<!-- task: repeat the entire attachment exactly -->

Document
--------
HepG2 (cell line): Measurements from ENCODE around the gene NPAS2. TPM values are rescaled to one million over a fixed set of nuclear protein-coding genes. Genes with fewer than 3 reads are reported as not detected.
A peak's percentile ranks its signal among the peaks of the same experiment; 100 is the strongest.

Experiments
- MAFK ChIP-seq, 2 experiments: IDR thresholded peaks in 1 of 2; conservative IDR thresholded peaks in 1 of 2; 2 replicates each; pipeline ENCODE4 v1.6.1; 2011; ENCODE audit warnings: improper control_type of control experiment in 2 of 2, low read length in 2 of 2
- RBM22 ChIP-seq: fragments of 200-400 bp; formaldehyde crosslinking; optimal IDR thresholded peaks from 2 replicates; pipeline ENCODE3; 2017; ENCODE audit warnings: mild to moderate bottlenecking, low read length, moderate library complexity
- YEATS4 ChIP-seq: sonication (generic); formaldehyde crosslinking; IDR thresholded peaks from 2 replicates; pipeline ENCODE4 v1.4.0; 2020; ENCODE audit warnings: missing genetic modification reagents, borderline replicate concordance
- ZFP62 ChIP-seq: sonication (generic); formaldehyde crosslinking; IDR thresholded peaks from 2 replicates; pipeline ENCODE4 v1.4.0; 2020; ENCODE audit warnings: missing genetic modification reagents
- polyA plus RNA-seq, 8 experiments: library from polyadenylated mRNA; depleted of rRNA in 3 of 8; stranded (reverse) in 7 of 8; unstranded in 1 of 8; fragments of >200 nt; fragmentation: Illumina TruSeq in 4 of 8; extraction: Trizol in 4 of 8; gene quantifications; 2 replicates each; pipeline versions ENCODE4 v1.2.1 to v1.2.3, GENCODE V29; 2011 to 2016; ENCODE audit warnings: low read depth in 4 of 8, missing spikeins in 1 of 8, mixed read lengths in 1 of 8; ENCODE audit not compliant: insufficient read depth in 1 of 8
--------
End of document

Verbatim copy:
HepG2 (cell line): Measurements from ENCODE around the gene NPAS2. TPM values are rescaled to one million over a fixed set of nuclear protein-coding genes. Genes with fewer than 3 reads are reported as not detected.
A peak's percentile ranks its signal among the peaks of the same experiment; 100 is the strongest.

Experiments
- MAFK ChIP-seq, 2 experiments: IDR thresholded peaks in 1 of 2; conservative IDR thresholded peaks in 1 of 2; 2 replicates each; pipeline ENCODE4 v1.6.1; 2011; ENCODE audit warnings: improper control_type of control experiment in 2 of 2, low read length in 2 of 2
- RBM22 ChIP-seq: fragments of 200-400 bp; formaldehyde crosslinking; optimal IDR thresholded peaks from 2 replicates; pipeline ENCODE3; 2017; ENCODE audit warnings: mild to moderate bottlenecking, low read length, moderate library complexity
- YEATS4 ChIP-seq: sonication (generic); formaldehyde crosslinking; IDR thresholded peaks from 2 replicates; pipeline ENCODE4 v1.4.0; 2020; ENCODE audit warnings: missing genetic modification reagents, borderline replicate concordance
- ZFP62 ChIP-seq: sonication (generic); formaldehyde crosslinking; IDR thresholded peaks from 2 replicates; pipeline ENCODE4 v1.4.0; 2020; ENCODE audit warnings: missing genetic modification reagents
- polyA plus RNA-seq, 8 experiments: library from polyadenylated mRNA; depleted of rRNA in 3 of 8; stranded (reverse) in 7 of 8; unstranded in 1 of 8; fragments of >200 nt; fragmentation: Illumina TruSeq in 4 of 8; extraction: Trizol in 4 of 8; gene quantifications; 2 replicates each; pipeline versions ENCODE4 v1.2.1 to v1.2.3, GENCODE V29; 2011 to 2016; ENCODE audit warnings: low read depth in 4 of 8, missing spikeins in 1 of 8, mixed read lengths in 1 of 8; ENCODE audit not compliant: insufficient read depth in 1 of 8